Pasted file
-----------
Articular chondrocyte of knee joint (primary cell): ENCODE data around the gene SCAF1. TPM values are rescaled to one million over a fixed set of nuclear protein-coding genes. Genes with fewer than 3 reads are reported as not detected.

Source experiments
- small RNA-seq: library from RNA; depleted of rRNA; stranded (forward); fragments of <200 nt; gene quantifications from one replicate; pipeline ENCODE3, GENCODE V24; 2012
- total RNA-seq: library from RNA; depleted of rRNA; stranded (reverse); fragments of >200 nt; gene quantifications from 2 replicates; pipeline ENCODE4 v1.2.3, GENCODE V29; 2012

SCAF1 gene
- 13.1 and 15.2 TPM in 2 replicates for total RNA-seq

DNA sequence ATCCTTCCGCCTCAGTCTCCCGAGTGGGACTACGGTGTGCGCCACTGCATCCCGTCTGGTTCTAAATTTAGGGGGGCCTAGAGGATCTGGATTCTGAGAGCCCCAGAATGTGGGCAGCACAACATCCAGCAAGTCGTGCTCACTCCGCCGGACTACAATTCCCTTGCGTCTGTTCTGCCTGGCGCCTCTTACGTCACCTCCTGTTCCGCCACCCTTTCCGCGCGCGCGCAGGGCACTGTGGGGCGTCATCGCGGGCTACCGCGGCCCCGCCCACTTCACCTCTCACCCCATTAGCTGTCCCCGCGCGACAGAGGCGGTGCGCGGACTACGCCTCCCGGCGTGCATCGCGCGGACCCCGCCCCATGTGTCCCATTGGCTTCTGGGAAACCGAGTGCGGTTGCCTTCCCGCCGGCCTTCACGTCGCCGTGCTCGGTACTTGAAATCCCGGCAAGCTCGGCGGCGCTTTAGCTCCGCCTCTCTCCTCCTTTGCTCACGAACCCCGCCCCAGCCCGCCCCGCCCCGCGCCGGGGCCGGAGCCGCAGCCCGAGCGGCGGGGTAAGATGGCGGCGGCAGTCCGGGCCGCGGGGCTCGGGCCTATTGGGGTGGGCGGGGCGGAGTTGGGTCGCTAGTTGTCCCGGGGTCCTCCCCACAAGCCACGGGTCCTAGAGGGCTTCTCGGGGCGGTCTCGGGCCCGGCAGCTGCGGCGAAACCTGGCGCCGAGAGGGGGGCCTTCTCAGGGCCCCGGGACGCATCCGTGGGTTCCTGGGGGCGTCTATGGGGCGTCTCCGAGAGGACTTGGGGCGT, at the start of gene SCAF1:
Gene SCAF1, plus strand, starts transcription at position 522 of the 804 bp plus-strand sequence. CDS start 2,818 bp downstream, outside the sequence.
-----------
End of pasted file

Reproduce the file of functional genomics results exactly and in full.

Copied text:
Articular chondrocyte of knee joint (primary cell): ENCODE data around the gene SCAF1. TPM values are rescaled to one million over a fixed set of nuclear protein-coding genes. Genes with fewer than 3 reads are reported as not detected.

Source experiments
- small RNA-seq: library from RNA; depleted of rRNA; stranded (forward); fragments of <200 nt; gene quantifications from one replicate; pipeline ENCODE3, GENCODE V24; 2012
- total RNA-seq: library from RNA; depleted of rRNA; stranded (reverse); fragments of >200 nt; gene quantifications from 2 replicates; pipeline ENCODE4 v1.2.3, GENCODE V29; 2012

SCAF1 gene
- 13.1 and 15.2 TPM in 2 replicates for total RNA-seq

DNA sequence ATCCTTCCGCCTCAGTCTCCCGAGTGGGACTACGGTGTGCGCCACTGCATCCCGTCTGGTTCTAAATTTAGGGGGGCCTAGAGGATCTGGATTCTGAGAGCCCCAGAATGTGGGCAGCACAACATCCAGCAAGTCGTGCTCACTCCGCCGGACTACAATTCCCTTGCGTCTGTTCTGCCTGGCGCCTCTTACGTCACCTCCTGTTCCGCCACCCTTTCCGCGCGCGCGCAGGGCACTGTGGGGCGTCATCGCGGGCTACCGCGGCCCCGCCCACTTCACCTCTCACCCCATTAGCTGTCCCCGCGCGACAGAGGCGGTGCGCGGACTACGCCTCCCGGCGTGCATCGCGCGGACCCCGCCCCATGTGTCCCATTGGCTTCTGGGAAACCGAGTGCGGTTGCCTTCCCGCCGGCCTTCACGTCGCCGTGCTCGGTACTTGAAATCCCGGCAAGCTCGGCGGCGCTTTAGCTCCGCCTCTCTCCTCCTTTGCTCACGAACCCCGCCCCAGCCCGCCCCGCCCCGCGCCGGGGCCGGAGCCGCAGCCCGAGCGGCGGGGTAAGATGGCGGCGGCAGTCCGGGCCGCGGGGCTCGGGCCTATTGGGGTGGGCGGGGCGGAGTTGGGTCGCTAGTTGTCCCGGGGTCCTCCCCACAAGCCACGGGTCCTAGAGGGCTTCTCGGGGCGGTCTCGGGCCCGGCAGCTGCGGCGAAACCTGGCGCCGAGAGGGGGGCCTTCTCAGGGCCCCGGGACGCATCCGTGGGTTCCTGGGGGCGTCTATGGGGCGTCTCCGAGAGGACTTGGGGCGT, at the start of gene SCAF1:
Gene SCAF1, plus strand, starts transcription at position 522 of the 804 bp plus-strand sequence. CDS start 2,818 bp downstream, outside the sequence.